Urgent, frustrated calls and return visits related to e-prescribing are happening often enough in my ED (usually every hour or two, during business hours) that we’ve had to assign a PA just to field and manage these calls(in addition to their regular duties). And I’ve started to worry that a lot more patients are giving up and not getting their prescriptions, at all.
New York’s e-prescribing system is particularly troublesome for emergency physicians, as well:
- A significant fraction of our patients have never been to our hospital before and thus, have no “preferred pharmacy” on file.
- Most of our patients seek care outside of business hours, and so even if a preferred pharmacy is on file, it’s unlikely to be available at the time of discharge.
- Some patients have changed address, so the preferred pharmacy on file is out-of-date. Which means we should confirm what’s on file, every time.
- Scheduled drugs require two-factor authentication, meaning besides your EHR password, you’ve got to have a keychain fob or smartphone app available, and previously had it registered with the state
- If there’s an EHR downtime, or your patient is about to leave town, or legitimately can’t recall a pharmacy, you are allowed to revert to paper prescriptions. But for each paper Rx, you must e-mail the state of New York with your credentials and contact information, the patient’s initials, and a reason why you couldn’t e-prescribe – “including the citation(s) to PHL Section(s) 281(3) (b), (d), and (e)” (whatever that means). Each time***.
- Writing a quick prescription for Ambien for a family member about to go on a long flight, or some antibiotics for a colleague with an infection, was always a bit of a gray area but now is technically impossible – unless you’re creating an encounter in your EHR and generating the prescription there.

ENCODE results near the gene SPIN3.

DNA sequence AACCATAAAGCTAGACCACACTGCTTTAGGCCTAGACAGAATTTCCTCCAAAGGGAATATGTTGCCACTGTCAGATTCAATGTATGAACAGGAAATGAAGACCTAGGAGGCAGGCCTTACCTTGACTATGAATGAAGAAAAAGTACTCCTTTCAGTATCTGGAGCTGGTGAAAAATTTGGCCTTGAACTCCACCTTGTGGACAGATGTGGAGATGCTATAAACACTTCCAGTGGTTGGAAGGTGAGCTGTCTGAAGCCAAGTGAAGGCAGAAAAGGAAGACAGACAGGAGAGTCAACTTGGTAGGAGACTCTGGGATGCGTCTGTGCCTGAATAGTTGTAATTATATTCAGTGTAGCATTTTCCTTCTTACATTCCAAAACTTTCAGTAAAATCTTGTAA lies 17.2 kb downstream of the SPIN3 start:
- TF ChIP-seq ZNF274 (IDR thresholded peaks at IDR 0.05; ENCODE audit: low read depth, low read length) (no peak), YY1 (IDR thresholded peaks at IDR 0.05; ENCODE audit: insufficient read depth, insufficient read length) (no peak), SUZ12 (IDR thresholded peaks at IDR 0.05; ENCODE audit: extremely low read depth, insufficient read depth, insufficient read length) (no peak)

- In New York we are subject to “fines and jail time” for not complying with this system! But it’s hard to say exactly what the penalties are, and how stringently they’ll be enforced. What’s clear is the hospitals where the EPs work won’t be targeted for fines – they’ll go after individual prescribers.
When you look at the mechanics of e-prescribing, it’s not hard to understand why adoption was lagging across the US. While some estimates say more than half of prescriptions in the US today are now e-prescribed, as of late last year only 4% of providers were using systems for prescribing opioids or other scheduled drugs. Standards for e-prescribing of controlled substance (EPCS) were chosen by the DEA back in 2010 but because of hassles with transmitting and picking up the prescriptions, patients and providers just found the paper solution preferable.
Proponents of e-prescribing say it’s safer, because of improved legibility and improved tracking. But our paper Rx were already computer-generated, easy-to-read printouts, from our EHR (where they were logged, and subject to reports and audits). As for up-to-date tracking of controlled substances, New York State implemented a comprehensive PDMP (prescription drug monitoring program) called iStop back in 2013 – it’s actually been mandated that providers check it before issuing any new non-emergent prescriptions for scheduled drugs. Since it worked for years before EPCS was law, I’m forced to conclude that government tracking of prescriptions was already possible in the paper era.
So I’m not really seeing the benefit from this new system. Sure, e-prescribing could be convenient in certain situations, for example, a primary care doctor managing longstanding patients with multiple comorbidities. But for an emergency physician who wants to prescribe some antibiotics to a new patient with a UTI? What used to be effortless now takes a couple of minutes to look up pharmacies, check addresses, confirm hours of operation, transmit, and hope it goes through without incident. Multiply that by a few dozen patients a day and you’re seeing a real hit to productivity. I can’t say it’s worth it.